Othello: From Page to Play


In the halls, you may hear the murmur of seniors discussing the Shakespearean play, Othello. The play is one of the required readings of the English 12 curriculum. If you are a student of Mr. Griffin’s, you know that he does his best to make the classes as engaging as possible, using supplemental material to help his students learn. Mr. Griffin states that the best way to understand Shakespeare’s works is by seeing them on stage and not by reading them in a classroom setting.

When Mr. Griffin learned of Trinity Repertory Company’s version of Othello, he urged his students experience the classic literature that was being studied in class. The play focuses on many prevalent issues that plague society: racism, sexism, jealousy, and betrayal.

Trinity Rep’s Othello was an exhilarating performance that was executed wonderfully. The first half, which was composed of the first three acts of the play, was steady paced and brought up many questions about Iago’s loyalty through his cunningly chilling take on the sly Shakespearean trickster. The final act left the audience in a complete sense of shock, with an abrupt ending.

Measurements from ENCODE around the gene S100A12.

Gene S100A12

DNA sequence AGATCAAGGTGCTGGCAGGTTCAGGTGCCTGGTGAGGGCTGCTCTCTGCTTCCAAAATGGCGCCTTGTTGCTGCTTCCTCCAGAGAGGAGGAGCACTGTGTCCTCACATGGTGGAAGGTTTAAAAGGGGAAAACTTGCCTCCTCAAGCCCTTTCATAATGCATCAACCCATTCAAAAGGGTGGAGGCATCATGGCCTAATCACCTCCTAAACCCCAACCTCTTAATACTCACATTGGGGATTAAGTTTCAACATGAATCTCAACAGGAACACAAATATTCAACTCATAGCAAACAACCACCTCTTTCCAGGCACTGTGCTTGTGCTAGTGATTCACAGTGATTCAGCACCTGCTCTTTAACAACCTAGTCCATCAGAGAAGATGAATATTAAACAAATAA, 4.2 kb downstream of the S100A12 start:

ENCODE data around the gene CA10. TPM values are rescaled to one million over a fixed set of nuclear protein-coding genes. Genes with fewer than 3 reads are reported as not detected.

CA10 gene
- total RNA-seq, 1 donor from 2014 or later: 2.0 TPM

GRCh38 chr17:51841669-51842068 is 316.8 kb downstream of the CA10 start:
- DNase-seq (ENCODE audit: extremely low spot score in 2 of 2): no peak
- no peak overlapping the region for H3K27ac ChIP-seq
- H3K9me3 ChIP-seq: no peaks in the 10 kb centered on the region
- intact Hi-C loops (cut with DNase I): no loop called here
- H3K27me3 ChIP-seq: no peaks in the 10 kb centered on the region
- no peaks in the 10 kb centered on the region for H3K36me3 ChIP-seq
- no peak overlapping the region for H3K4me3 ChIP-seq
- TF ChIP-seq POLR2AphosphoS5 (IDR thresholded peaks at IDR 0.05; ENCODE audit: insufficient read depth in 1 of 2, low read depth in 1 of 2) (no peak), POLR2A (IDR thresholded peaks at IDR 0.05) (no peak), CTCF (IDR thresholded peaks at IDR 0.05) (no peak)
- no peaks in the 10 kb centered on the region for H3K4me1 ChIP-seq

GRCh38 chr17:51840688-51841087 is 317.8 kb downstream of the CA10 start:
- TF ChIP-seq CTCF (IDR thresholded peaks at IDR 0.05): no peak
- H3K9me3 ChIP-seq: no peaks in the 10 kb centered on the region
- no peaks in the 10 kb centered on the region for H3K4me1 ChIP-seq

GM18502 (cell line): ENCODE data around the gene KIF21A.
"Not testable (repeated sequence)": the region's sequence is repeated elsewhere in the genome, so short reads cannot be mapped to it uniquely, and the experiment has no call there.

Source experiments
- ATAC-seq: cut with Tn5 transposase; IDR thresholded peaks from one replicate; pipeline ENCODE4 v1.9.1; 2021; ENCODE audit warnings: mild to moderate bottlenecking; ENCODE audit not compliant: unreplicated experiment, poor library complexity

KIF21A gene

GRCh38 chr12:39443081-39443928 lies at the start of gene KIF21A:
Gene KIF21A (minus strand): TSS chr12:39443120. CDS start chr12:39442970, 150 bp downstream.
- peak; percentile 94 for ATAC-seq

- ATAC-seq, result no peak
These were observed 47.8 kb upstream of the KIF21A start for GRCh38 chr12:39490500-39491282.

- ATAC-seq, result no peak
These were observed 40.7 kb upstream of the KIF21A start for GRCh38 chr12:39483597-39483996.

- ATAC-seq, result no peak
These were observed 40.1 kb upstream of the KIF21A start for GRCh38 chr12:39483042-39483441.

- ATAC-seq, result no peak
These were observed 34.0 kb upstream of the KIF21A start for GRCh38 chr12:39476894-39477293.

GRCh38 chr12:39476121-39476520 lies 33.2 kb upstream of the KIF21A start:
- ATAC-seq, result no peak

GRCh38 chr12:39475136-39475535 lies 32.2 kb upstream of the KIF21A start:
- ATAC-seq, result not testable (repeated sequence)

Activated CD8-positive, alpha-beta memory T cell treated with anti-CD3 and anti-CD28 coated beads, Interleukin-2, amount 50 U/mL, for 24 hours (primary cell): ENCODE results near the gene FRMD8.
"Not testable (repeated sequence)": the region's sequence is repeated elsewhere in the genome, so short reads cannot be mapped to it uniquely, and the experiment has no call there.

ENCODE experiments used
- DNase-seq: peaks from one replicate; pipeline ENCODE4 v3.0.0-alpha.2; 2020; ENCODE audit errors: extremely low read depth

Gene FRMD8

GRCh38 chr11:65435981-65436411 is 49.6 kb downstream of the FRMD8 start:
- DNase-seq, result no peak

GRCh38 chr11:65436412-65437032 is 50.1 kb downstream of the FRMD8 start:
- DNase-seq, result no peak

The title character was played by Jude Sandy. Sandy portrayed Othello’s demise into a smooth downfall of human morality in such a beautiful manner, it was hard to understand the true weight that Iago’s manipulations took on him. His performance was strong and portrayed Shakespeare’s portrait of an unraveling mind amid a society engulfing and destroying its very best.

. Rebecca Gibel stole the show in her strong and beautiful interpretation of Desdemona. The modern-day women’s rights movement most likely influenced her performance. Desdemona struggles with being a female in a male dominated setting, even to the end of the play.

Instead of having Othello set in 1622, director Whitney White set Trinity’s production in the modern era. The result of her chilling retelling in modern time leads the audience to reflect upon humanity in many ways.

Members in the LHS community that have seen this production have gained a deeper understanding of the work being studied within the English 12 curriculum. There is a true magic when what you are learning in class transitions into the world outside of the classroom, and Othello’s legacy was exposed on the stage.